Musings of Navigating The Finite remainder of life from Porchville, with the hope of a glimpse of The Infinite

Tuesday, May 1, 2012

Retired One Year, Whoopee!

I thought that when I got to my one year mark that I would  offer some thoughtful reflection about not working any longer,  missing the job, missing the people, missing the romance of testing and missing the product.  

Hmmmm!  Other than the people, I could give a shit less.  I don't think of the damn place anymore.  Was retiring the right thing to do?  Hell yes, I love it.  

I believe this is the shortest post I have ever written.  So much for thoughtful reflection. 

I wasn't always so nonchalant, you can read about the evolution of my not give a shit attitude at these posts:

You can read all of my retirement related posts at:


  1. Nice, someday...someday I'll be there.
    Make the most of that "free" time now!

    1. Someday you will get there. Don't be like me, plan for it. On the other hand don't wish your life away either. I knew people at work who were living through hell waiting for the day they could retire. Yes retirement is great, but it has its drawbacks as well. Money doesn't grow on trees and suddenly you find that your a young man living in some old dude's broken down body... How the hell did that happen.

      Thanks for stopping by and commenting.

  2. Congratulations Sextant, you made it.
    I never had any doubt in you whatsoever, you had a little trepidation at the outset perhaps. But it's all good, right?
    Your post retirement reflections are probably what 95% of folks go thru, myself included.
    It's been 4 1/2 years for me and I don't miss it for a nano second. The people you used to work with and the other social interactions are what I miss most as well.
    For myself I don't think I really filled that gap entirely. As far as old work chums..I don't think I've seen maybe 2% of the old crew in the last 4.5 years.
    But you move on as they say, a new chapter in your life. Now you just have to suck as much money out of that retirement plan as you possibly can, or at the very least take out what you put in plus interest. But your living to 100, right? That's my plan.
    I was also thinking that you might have written a longer epilogue on your last years adventures and reflections

    1. Busman,

      You were there cheering me on in those last few weeks when I wondered Am I crazy? You were right.

      I definitely have not filled in the social gap. It was automatic before, and now I have to work at it. I am not big on working at it, believe it or not I am rather shy in social situations. But I keep in touch with some of the guys...hoping to have lunch on Thursday with them. On the other hand, there are some people that I am damned happy that I don't have to tolerate any longer. What I find amazing is how completely I no longer think of the PIA folks. When I talk to my old buddies, they will on occasion mention a name...and its like "Oh yeah, him. Gee ain't retirement grand?"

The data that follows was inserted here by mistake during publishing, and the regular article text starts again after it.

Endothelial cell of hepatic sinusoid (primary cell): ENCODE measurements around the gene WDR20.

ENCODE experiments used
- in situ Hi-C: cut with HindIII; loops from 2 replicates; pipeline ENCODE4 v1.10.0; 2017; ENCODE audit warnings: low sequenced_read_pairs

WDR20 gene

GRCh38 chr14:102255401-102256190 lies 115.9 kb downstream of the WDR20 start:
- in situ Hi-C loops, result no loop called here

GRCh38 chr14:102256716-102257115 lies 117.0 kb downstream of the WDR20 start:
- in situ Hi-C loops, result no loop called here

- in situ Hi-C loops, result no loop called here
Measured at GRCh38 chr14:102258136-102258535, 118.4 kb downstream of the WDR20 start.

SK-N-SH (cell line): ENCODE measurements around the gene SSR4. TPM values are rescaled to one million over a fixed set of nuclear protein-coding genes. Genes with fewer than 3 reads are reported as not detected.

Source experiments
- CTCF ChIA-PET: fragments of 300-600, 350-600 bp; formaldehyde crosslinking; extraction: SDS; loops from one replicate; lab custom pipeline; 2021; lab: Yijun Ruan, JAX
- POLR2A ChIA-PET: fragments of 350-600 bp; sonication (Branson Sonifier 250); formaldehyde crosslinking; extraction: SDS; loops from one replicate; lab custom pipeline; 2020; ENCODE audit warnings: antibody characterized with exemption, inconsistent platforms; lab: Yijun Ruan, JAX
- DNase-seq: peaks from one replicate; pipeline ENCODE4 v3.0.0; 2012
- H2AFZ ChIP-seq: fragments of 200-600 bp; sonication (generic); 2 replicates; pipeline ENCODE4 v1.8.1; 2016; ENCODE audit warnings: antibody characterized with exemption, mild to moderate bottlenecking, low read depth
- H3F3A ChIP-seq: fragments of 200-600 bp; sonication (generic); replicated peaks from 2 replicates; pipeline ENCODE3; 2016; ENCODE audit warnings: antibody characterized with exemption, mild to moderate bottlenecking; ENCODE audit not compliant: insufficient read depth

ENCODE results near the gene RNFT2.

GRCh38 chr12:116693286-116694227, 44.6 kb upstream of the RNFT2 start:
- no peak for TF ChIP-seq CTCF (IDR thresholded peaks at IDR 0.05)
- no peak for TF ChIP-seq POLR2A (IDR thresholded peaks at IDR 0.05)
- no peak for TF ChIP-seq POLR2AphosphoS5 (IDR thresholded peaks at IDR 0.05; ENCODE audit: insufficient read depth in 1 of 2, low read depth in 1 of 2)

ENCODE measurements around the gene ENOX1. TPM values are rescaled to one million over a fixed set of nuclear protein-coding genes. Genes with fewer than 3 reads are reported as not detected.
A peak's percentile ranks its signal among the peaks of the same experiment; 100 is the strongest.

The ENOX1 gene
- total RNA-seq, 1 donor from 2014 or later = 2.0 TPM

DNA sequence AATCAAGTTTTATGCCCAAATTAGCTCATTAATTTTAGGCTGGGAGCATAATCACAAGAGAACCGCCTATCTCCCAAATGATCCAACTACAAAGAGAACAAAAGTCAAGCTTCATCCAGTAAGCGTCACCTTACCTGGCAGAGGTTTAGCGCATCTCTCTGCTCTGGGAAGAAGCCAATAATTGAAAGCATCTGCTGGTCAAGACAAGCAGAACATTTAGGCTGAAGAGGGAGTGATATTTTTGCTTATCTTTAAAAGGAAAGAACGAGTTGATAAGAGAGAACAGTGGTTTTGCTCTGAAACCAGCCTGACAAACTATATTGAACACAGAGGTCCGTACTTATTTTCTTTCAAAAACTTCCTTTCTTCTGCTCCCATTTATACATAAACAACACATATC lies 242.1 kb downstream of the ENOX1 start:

One of the very big surprises for me in retirement is how very little I think of the place, the job, or even the vast majority of the people. The people I do think about and miss are the ones with whom I was friends. My brother in law said the same thing. He was a teacher and loved it, yet when he retired he found himself surprised that he didn't miss it. I have never loved my job, I didn't hate it--although there were times.

      Yep the goal is to die when my wife is 99 and I am 103 in that furnace explosion. I wouldn't be surprised as time goes on that those estimates move out further. Its one thing to say you are going to check out at a certain age when it is three decades away. Its another thing when its 3 years away.

      I had been thinking for the past week about what I would write at the one year anniversary and I found myself very unreflective, don't know why. I think I may have broken the mirror last September.

      I find myself in the position of trying to wax poetic about graduating from high school when one is 35. So yes I could write something longer, more thoughtful, embracing the philosophy of work and life, but you know would be forced and ergo nothing but bullshit. Being entirely honest, my little post says it best.

      Bussman thanks for being a good friend and providing some critical support during the dark days of doubt when the flying condom was mindlessly zooming over unknown territory.

      I think of our old friend the Old Baguette of whom I have deep fears. She was another voice of reason in my days of doubt. I have not seen hide nor hair of her since December and I miss her cranky down to earth wisdom. Like a phoenix she has been known to re-appear with some lame excuse of computer ineptitude, yet to hear nothing this long,..I can't help but to stray to unhappy thoughts.

      Busman as always, thanks for stopping by and commenting.

    2. Ha.......another 30-40 years of blogger posts. Wonderful..... on our upward march to being centenarians.
      I think your reply was that longer, more wordy "reflections" you were originally thinking about.
      No other way to get ahold of Old Baguette?? I myself haven't heard from her either.

      Well, carry on old chap and all that rot.


    3. Suck the cash right out of those pension plans.